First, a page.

When doing a testing in my lab today I had this error saying “The Virtual Machine is Running in monitor mode that is incompatible for Fault Tolerance” – when wanting to activate VMware Fault Tolerance (FT) on one of my test VMs. The test VM it was a Windows 2012 R2 VM and I was using vSphere C# client. A quick search gave me the solution via one VMware KB.
The solution is simple and consists in changing a value on the VM’s config and concerns a CPU/MMU Virtualization option which is by default on “automatic”. VMware gives advices to change it to one of the other options. But there is no simple choice, but multiple choice radio buttons and it depends of the underlying host system, which gen CPU it runs etc..
Here is what was happening:
How to change the default option Automatic to something else in the config file? The setting you need to change are the same but the way you change them varies depending if you’re using vSphere client or vSphere Web Client.
If you’re using vSphere Client
is just here: Right click a VM > Edit Setting > Options > CPU/MMU Virtualization
If you’re using vSphere web client
You shall look for the option here:
Right Click a VM > Virtual hardware > Click to expand the CPU section > CPU/MMU Virtualization
In my case I did have to shut down the VM to change those options (obviously), but I did not have to vMotion the VM elsewhere (I have found that some users have reported that they had to do that).For me the third option worked for me fine and the option you can see above (Hardware CPU, Software MMU) through the vSphere Web client.
The vSphere 6 and FT brought 4 vCPUs for FT and so even “bigger VMs” in terms of CPUs can now be leveraged for FT protection. However when I tried to change the VM’s CPU, to let’s say 4 vCPU I have been receiving an error each time saying that:
the virtual machine has 4 virtual cpu and it is not supported for fault tolerance
Why was that How does FT works in vSphere 6.0?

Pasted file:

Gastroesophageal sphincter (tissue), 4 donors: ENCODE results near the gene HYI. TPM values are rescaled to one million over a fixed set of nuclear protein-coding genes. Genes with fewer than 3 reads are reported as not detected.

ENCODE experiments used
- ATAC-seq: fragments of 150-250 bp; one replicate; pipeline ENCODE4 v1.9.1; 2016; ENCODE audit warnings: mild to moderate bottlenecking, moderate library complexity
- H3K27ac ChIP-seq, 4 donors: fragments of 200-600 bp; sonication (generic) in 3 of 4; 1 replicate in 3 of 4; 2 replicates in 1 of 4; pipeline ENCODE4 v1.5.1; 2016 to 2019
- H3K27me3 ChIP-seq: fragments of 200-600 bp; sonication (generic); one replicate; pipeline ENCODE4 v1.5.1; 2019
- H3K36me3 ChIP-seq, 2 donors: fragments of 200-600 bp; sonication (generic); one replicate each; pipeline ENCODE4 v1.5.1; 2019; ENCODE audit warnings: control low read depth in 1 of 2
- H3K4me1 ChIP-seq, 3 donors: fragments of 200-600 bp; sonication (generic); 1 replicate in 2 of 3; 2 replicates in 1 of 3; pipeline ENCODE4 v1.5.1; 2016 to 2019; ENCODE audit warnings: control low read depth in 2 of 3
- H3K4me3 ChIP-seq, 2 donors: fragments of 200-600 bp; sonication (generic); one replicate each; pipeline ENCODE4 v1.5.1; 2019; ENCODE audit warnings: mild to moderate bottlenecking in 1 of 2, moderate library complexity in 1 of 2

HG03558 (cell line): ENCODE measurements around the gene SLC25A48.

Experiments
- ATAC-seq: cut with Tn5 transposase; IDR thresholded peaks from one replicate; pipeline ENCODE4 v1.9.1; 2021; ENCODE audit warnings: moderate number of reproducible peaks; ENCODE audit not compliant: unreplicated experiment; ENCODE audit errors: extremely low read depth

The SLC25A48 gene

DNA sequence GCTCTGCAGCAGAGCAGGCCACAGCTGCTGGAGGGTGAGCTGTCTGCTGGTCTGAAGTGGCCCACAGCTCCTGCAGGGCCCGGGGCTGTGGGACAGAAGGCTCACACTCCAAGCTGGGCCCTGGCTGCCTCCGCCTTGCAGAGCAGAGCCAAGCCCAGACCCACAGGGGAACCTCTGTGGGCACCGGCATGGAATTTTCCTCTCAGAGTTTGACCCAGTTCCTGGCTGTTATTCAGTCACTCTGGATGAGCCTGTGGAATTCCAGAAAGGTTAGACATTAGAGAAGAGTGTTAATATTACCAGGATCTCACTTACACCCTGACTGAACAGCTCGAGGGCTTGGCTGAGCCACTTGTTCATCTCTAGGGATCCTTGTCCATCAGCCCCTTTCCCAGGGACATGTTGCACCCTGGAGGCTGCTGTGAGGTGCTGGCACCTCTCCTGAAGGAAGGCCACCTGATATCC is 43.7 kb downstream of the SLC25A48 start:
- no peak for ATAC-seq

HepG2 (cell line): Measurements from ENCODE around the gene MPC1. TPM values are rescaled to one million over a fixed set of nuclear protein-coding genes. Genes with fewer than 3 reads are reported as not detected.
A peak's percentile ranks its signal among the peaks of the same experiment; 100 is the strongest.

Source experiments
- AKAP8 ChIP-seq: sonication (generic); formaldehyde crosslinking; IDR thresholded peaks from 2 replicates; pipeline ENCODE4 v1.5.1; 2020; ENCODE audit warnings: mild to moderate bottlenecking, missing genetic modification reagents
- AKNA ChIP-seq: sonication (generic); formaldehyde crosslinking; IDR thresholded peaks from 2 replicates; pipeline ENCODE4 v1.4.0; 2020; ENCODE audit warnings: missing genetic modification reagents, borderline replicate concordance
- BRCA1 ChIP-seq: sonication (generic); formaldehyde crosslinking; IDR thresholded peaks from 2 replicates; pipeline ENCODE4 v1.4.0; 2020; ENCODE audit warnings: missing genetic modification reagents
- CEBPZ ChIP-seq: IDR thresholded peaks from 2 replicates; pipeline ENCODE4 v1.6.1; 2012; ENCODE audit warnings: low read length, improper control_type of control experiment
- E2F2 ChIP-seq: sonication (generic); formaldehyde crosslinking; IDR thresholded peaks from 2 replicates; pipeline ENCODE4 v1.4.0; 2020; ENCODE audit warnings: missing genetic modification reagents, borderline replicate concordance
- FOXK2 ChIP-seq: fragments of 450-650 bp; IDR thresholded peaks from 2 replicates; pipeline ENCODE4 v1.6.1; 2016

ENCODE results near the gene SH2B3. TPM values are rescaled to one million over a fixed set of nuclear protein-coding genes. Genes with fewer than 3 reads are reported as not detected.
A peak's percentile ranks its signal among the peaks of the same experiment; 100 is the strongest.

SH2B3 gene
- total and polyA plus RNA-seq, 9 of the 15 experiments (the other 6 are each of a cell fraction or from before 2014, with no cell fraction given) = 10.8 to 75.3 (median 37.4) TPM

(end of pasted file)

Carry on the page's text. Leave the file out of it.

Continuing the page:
Obviously I was using vSphere client (not web client) and it seems that this is the problem as vSphere 6 is able to leverage FT and 4vCPU VMs, but you must activate the FT through vSphere Web Client!
The steps to activate 4vCPU VM for FT in vSphere 6.0 looks like this:
Step 1 – change the number of vCPU from 1 to 4 and validate the choice. Restart the VM.
Step 2 – Select a datastore (different from the one where the curent vm is having its VMDKs) > browse for another datastore…
Step 3 – click finish to activate the FT…
Note that the VM’s hardware does not need to be upgraded to the latest one for the operation to succeed. As you can see, my VM’s hardware is “only” compatible up to vSphere 5.0 (vmx-08). To activate FT through vSphere client on vSphere 6.0 is the same for 1vCPU or 4 vCPU. I mean in both cases you are invited to use another datastore for the FT VM. It’s because things has changed in vSphere 6.0 and FT is also using different technology than the FT present in vSphere 4.x or 5.x.
FT has 4vCPU VM support and 64 Gb of RAM per VM. The host limit with FT protected VMs is 4. From the networking perspective it’s required to have 10gig network as single FT protected VM will use 1gb (or a bit more) of network bandwidth. Here are all the features of FT in VMware vSphere 6.
- 4vCPU VMs can be protected by FT
- VMs with up to 64Gb of RAM
- Up to 4 FT protected VMs per host
- Hot configured FT possibility
- Enhanced virtual disk format support
- VADP support (can backup FT protected VMs now. Previously not possible)
The snapshot feature will however still remain. So no manual snapshots for VMs runing FT.
FT Storage – FT VMs will need to have a secondary storage! This is new as previously you could use the same storage (for primary and secondary VMs). It’s a hard requirement.
The details are resumed in this screen:
The first resource which will gets exhausted by configuring VMs, it will be the network bandwidth. Concerning an overhead. Yes, there is an overhead. (more latency…). The best way is to try and see how it goes in your environment. If a protected VM runs out of bandwidth (or the storage is slower for one of the VMs) then the VM will slow down the protected VM so the secondary VM can keep up….
Check more how-to articles, news, videos and tutorials from my vSphere 6 Page.